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Cheney: Iraq pullout 'worst possible thing we could do'

"If we pull out, they'll follow us," Vice President Cheney said of terrorists in Iraq.


• Interactive: Who's who in Iraq
• Interactive: Sectarian divide


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Dick Cheney

WASHINGTON (CNN) -- Withdrawing American troops from Iraq would embolden terrorists and leave the United States and its allies vulnerable to new attacks, Vice President Dick Cheney said Thursday.

"The worst possible thing we could do is what the Democrats are suggesting," Cheney told CNN's John King in an interview at the vice president's residence.

Some Democrats have urged an immediate withdrawal of U.S. troops from Iraq. Others have pushed for a phased troop withdrawal. (Watch Dick Cheney explain that withdrawal "in effect validates the terrorists' strategy" -- 3:29)

The Senate voted 86-13 on Thursday against a proposal offered by Democratic Sens. John Kerry of Massachusetts and Russ Feingold of Wisconsin that would have required all U.S. troops be withdrawn from Iraq by July 2007. (Full story)

The Senate also rejected a proposal by Sen. Carl Levin by a vote of 60-39 that would have required a drawdown to begin by the end of the year but not set a timetable for a complete withdrawal.

Neither an immediate nor phased withdrawal would confer any protection on the United States, Cheney said. "If we pull out, they'll follow us," he said of terrorists.

"It doesn't matter where we go. This is a global conflict. We've seen them attack in London and Madrid and Casablanca and Istanbul and Mombasa and East Africa. They've been, on a global basis, involved in this conflict. (Read the full interview transcript)

"And it will continue -- whether we complete the job or not in Iraq -- only it'll get worse. Iraq will become a safe haven for terrorists. They'll use it in order to launch attacks against our friends and allies in that part of the world."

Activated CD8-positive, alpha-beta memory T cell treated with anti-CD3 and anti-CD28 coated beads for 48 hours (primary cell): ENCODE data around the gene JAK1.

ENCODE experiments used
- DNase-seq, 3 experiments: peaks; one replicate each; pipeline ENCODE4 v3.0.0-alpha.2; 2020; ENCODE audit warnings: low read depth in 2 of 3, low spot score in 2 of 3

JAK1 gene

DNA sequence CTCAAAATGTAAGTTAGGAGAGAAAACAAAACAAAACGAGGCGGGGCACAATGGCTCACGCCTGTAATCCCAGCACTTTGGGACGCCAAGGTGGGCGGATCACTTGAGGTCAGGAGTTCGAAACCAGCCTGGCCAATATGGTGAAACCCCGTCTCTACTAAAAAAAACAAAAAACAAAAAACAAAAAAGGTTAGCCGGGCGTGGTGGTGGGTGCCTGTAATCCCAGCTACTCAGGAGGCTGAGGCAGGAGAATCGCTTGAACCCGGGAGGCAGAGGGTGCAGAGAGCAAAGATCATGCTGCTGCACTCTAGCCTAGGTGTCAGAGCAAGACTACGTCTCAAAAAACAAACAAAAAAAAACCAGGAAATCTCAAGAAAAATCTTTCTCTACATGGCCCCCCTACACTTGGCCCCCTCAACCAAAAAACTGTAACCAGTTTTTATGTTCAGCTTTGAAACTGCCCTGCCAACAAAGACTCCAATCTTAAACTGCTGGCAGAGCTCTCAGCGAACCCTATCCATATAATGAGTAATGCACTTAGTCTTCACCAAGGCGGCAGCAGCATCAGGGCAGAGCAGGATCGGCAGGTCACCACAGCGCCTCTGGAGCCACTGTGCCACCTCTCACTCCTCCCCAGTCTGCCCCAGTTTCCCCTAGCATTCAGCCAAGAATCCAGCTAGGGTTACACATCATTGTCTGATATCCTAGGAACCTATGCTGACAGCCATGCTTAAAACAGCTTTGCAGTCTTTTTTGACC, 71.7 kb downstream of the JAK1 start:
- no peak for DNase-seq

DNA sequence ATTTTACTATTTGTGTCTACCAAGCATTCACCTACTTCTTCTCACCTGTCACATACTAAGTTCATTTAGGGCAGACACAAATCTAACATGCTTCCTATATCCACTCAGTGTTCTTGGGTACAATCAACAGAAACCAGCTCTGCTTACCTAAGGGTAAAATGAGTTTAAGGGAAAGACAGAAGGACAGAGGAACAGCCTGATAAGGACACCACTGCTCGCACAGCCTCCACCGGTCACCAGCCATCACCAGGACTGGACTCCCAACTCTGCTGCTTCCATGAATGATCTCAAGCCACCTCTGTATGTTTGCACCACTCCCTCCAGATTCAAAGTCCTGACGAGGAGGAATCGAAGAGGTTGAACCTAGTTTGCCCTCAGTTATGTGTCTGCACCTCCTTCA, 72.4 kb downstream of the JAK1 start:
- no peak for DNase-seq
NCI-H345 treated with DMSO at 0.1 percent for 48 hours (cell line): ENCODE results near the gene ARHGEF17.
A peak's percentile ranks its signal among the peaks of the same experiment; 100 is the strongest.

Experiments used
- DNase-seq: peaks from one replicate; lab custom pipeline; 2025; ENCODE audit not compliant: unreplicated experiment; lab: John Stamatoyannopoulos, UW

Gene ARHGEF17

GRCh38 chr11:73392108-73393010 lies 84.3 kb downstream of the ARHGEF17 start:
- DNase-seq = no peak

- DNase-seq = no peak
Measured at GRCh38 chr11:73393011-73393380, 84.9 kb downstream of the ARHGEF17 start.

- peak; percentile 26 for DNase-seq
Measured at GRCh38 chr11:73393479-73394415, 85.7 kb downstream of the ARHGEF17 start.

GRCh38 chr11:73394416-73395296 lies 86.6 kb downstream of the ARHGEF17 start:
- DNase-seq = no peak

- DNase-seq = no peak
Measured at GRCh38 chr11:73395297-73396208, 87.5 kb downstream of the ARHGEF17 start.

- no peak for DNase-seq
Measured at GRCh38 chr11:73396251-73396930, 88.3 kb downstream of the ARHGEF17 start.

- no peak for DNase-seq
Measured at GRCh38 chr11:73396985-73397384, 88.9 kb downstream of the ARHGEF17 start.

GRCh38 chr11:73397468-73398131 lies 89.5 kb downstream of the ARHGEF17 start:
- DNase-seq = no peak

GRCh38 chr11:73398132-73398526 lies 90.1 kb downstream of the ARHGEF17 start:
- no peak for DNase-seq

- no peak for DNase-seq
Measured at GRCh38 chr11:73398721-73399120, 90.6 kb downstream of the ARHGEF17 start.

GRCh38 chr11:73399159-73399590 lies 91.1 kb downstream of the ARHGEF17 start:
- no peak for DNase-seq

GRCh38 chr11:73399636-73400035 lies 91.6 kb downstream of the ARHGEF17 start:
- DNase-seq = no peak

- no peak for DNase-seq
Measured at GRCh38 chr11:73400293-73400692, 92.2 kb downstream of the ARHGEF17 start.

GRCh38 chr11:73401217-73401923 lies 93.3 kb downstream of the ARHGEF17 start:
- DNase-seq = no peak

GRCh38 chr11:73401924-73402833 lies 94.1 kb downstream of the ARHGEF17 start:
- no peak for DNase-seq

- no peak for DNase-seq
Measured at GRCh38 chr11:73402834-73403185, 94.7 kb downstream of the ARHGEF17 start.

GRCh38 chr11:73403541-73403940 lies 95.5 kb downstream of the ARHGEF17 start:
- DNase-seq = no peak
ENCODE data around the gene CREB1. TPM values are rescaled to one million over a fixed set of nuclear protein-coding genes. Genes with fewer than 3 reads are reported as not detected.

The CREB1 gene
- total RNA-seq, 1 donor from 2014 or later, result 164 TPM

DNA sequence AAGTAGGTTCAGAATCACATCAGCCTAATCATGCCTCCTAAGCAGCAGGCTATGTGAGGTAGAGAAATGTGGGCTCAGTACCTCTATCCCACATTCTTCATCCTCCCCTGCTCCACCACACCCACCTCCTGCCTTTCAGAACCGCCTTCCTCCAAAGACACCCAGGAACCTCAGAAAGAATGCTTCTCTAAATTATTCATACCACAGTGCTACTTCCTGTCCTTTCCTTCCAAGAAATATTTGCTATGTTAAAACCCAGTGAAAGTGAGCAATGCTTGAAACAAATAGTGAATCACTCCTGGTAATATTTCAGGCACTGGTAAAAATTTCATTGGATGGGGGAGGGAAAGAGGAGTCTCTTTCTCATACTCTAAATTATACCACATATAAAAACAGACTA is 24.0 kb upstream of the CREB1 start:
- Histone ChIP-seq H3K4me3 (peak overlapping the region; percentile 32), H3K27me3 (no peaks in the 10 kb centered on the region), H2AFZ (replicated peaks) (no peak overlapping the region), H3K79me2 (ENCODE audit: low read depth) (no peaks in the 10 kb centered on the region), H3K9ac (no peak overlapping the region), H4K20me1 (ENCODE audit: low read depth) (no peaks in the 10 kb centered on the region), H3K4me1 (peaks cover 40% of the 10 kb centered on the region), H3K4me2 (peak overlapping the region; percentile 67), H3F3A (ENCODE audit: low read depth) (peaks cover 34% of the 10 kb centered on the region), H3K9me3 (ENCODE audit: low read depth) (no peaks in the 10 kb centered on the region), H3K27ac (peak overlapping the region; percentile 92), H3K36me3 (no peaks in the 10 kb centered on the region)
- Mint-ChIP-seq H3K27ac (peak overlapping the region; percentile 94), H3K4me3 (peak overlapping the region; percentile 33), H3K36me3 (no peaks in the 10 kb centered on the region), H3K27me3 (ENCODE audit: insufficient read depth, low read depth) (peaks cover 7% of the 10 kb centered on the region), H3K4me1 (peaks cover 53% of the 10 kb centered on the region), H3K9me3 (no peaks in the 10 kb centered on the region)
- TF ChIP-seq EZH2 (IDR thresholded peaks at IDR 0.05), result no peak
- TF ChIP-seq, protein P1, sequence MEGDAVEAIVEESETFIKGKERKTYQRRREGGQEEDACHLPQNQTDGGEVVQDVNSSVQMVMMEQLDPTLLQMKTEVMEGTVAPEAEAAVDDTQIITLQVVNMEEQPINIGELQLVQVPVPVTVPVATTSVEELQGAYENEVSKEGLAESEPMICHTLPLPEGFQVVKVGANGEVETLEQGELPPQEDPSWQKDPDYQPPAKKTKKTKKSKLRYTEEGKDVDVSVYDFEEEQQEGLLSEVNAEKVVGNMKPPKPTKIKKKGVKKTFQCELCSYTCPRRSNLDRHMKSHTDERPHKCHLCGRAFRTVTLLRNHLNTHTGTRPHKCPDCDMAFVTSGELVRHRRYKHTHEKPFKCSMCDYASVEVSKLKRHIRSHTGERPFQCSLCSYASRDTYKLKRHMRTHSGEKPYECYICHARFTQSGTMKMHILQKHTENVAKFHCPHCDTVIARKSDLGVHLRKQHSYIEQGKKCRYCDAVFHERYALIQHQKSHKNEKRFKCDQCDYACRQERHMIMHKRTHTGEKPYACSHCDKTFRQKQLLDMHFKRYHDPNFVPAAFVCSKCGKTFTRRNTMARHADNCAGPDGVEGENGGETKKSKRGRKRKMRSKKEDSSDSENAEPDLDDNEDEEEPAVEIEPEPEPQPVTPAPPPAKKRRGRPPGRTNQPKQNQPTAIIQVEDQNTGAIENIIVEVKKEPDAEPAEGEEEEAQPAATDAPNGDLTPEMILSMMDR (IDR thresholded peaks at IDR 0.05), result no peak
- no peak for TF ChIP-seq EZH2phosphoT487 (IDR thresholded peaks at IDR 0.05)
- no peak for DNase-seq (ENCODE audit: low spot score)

Cheney said a pullout would signal the United States would not stand its ground in the war on terror.

"No matter how you carve it -- you can call it anything you want -- but basically, it is packing it in, going home, persuading and convincing and validating the theory that the Americans don't have the stomach for this fight."

North Korea strike dismissed

On North Korea and its possible test of a long-range ballistic missile, Cheney rejected a pre-emptive U.S. military strike, saying current diplomatic moves can deal with the issue.

"I think, at this stage, we are addressing the issue in the proper fashion," he said. "Obviously, if you are going to launch strikes at another nation, you better be prepared to not fire just one shot. The fact of the matter is, I think, the issue is being addressed appropriately."

Cheney was asked about a Thursday op-ed piece in The Washington Post from William Perry, defense secretary under President Clinton, and Ashton Carter, Clinton's assistant secretary of defense, which said the United States, if necessary, should strike beforehand and destroy the missile before North Korea tests it.

Cheney said that, while "I appreciate Bill's advice," such an action could worsen the situation.

Cheney declined to comment on the CIA leak investigation saying he might be called as a witness.

But he did offer support for his former chief of staff, I. Lewis "Scooter" Libby, who faces perjury and obstruction of justice charges in the probe of the leak of the identity of an undercover CIA officer.

Libby is "one of the finest men I've ever known," Cheney said. "He's entitled to the presumption of innocence."

The administration's 'Darth Vader'?

Asked if it were true he's become a "dark, nefarious source in the administration," Cheney said, "I suppose sometimes people look at my demeanor and say, 'Well, he's the Darth Vader of the administration.' "

Cheney was unequivocal about his plan not to seek another political office.

"My career will end politically with this administration," he said. "I have the freedom and the luxury, as does the president, of doing what we think is right for the country. ... We're not trying to improve our standing in the polls; we're not out there trying to win votes for ourselves."

Asked about those polls -- Cheney's approval rating is lower than the president's -- the vice president said, "We don't worry about the polls -- they go up, the polls go down. The fact of the matter is we're doing what we think best for the nation. And that's what the American people elected us to do.

"History will judge this president as a very successful, very effective leader," he said. "And I'm proud to be part of his team."

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